‘I’m the first to admit that Spanish Islands rarely feature in my list of travel targets, but Palma is one of the few exception to the rule…’
|the magnificent Palma Cathedral|
La Seu Cathedral
This Gothic Roman Catholic gem sits in the centre of Palma’s historic old town and has taken pride of place since the early 1600s. It looks out over the Mediterranean sea and the popular Parque de la Mar.
Parque de la Mar
This public space is popular with Palma tourists and locals alike and was created from reclaimed land on the coast in front of La Seu. The park features a huge fountain and artificial sea lake, as well as cafes, bars and an auditorium.
In the summer, the space is used to events and concerts, as well as an open-air cinema projecting movies to a floating screen on the lake.
Passeig del Born
If you’re prone to a bit of shopping, or just want to chill out in Palma’s exclusive boutique-lined street, then the city’s head ‘Golden Mile’ is a must see. With names such as Prada, Vuitton, Hugo Boss and Zara, you can certainly flex your credit card here. There are also many neighbourhood cafes and bars in which to enjoy a coffee or something stronger.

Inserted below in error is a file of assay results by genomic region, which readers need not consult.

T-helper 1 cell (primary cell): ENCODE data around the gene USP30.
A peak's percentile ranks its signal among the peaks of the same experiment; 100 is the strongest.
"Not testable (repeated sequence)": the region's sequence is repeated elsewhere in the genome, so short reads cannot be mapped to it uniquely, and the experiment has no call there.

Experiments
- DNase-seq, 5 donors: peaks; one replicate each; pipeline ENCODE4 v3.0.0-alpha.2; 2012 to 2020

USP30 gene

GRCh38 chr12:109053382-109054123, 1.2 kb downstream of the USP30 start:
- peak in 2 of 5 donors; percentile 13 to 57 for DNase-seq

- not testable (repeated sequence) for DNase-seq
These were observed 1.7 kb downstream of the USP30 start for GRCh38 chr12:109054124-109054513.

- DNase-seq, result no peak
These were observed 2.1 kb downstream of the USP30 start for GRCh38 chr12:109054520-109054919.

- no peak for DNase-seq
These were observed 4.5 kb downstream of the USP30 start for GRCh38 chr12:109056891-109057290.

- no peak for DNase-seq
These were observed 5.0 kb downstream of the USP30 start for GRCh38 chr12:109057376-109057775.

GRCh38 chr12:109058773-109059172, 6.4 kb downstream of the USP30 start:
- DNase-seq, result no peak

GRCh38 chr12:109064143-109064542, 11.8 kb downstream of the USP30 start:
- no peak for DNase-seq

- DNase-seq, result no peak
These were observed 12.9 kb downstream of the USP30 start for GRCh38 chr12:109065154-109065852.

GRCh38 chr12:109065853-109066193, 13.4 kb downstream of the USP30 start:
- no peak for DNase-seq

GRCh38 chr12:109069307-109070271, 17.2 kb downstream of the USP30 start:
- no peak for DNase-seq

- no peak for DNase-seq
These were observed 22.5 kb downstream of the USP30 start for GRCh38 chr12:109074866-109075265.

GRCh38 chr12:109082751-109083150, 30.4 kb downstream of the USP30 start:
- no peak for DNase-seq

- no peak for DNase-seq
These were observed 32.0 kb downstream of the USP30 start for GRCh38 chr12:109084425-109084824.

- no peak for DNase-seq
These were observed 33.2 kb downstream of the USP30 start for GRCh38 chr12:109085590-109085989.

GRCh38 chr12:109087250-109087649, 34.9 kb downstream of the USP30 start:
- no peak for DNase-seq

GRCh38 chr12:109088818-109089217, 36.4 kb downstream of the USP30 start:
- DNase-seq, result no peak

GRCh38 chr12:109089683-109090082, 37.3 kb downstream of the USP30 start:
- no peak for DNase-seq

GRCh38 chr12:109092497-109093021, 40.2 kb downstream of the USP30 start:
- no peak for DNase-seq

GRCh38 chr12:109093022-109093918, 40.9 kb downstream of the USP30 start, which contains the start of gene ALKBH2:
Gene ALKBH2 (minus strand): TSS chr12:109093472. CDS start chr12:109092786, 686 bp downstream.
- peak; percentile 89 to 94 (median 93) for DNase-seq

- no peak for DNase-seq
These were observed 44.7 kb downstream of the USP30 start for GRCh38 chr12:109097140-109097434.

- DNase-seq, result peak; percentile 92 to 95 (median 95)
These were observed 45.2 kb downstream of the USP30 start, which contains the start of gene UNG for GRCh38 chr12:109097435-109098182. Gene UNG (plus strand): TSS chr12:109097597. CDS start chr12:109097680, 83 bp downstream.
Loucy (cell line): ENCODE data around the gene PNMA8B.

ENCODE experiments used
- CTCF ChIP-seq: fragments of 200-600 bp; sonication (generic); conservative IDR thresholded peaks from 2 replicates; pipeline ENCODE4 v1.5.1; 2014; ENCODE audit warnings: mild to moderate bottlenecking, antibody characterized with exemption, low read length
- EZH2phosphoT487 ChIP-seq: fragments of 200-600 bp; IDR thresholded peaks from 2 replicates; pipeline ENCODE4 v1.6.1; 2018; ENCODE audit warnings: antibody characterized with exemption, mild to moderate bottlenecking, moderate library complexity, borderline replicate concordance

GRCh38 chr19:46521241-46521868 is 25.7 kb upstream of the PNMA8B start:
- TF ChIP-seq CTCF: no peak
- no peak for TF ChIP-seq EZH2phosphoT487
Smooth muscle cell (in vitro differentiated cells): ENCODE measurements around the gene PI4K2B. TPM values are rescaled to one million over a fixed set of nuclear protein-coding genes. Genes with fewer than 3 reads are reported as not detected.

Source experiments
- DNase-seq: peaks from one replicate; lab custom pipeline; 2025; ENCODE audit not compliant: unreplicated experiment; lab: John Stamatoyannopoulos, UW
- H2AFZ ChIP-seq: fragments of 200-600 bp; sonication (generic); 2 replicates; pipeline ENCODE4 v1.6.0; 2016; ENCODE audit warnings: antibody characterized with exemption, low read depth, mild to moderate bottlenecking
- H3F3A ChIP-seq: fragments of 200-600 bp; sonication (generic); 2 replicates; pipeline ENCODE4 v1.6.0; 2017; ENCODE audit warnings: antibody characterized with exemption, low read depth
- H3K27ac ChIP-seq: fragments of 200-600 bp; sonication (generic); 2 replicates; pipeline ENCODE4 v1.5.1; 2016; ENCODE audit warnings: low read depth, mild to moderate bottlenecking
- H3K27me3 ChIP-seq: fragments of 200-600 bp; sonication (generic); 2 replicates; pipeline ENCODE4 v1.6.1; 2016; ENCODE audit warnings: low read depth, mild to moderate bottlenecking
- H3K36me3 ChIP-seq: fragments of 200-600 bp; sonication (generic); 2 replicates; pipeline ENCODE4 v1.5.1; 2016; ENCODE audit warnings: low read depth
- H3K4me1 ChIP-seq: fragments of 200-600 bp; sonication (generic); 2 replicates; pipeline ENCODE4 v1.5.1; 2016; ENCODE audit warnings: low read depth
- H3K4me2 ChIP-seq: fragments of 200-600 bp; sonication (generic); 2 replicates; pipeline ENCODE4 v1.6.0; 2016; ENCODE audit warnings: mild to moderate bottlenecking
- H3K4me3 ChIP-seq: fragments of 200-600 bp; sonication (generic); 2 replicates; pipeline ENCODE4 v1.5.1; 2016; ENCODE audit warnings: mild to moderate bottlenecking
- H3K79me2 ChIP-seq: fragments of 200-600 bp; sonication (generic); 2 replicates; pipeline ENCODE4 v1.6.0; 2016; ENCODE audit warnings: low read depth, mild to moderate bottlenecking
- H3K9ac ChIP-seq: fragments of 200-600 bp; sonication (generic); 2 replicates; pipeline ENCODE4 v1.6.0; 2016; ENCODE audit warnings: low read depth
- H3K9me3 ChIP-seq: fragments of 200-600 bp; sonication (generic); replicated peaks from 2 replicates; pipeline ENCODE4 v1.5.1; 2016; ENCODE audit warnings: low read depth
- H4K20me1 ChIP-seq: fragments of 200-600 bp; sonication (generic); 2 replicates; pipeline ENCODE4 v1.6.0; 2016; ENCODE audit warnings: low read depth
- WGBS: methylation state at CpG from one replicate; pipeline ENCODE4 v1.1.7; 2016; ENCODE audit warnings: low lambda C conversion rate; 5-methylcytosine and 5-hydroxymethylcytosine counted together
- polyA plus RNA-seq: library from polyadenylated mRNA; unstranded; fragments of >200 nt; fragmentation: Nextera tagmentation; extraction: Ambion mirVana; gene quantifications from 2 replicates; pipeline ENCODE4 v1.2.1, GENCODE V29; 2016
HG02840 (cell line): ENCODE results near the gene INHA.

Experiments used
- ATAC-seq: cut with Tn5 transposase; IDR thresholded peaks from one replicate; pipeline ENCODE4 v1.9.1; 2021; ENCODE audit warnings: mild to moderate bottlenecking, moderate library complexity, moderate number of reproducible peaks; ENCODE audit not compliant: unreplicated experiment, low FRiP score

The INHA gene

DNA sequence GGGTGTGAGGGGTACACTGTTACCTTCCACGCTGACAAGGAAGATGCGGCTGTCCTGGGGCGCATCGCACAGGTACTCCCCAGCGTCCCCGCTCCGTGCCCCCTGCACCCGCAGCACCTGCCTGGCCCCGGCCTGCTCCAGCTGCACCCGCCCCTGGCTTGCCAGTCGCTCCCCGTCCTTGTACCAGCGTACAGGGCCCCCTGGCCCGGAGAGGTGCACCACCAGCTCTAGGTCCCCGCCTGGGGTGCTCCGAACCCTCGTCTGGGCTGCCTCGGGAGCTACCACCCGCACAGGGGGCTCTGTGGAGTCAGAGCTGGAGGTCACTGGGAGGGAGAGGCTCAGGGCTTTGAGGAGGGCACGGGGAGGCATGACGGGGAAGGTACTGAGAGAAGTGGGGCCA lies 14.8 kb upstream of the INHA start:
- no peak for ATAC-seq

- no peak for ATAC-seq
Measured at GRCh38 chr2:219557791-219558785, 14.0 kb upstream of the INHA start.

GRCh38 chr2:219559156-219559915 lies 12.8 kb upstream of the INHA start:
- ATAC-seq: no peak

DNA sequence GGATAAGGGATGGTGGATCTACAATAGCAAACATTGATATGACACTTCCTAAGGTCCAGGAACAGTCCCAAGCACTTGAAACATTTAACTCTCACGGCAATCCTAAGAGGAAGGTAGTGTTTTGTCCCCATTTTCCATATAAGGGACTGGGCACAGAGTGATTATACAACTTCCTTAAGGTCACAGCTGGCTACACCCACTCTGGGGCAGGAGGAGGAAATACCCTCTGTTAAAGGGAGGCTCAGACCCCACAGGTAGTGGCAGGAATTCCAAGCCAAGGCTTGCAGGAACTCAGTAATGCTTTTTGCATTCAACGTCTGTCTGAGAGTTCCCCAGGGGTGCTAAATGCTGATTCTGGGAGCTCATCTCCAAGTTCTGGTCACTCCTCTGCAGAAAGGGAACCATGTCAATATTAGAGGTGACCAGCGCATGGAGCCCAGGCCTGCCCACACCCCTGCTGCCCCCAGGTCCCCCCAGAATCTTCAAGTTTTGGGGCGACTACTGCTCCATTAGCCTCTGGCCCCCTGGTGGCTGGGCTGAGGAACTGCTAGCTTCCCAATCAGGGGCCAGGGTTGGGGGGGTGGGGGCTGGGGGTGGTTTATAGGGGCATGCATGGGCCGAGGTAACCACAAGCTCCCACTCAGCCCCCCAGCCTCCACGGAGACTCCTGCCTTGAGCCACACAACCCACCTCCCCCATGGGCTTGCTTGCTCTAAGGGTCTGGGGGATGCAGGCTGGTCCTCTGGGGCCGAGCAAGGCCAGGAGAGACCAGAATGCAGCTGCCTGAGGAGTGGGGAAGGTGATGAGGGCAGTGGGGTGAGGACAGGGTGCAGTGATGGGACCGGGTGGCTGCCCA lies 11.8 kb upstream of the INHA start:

This Palma landmark was once renamed in honour of General Franco, but the change didn’t take and it remained as ‘the Born’.
Basilica de Sant Francesc
This 13th Century Franciscan monastery and basilica stands in the square of the same name. It’s a huge sandstone structure, housing the remains of Ramon Llull, who was a Spanish mystic. Llull met a messy (and painful) death when he was stoned for trying to convert Muslims. That’ll teach him, I suppose.
Anyway, the church is magnificent and the cloisters and tree lined courtyard are so pretty. You need a ticket to enter, but you can pick one up there. If you have time to see the structure lit up at night, it’s well worth the trip back after closing.
Palau de l’Almudaina
This impressive Palace sits opposite the Palma Cathedral. It has Moorish and Gothic influences and is now the military headquarters. Although no longer used as a palace, the King still uses the building to host formal gatherings. Clearly, it’s not a bad spot. If it takes your fancy, you can visit the Royal Apartments while you’re there. You know, just to see how they compare to your own apartment at home. There’s also a restaurant and coffee shop on site for weary travellers.
Do you have any other must see sights in Palma to add to the list?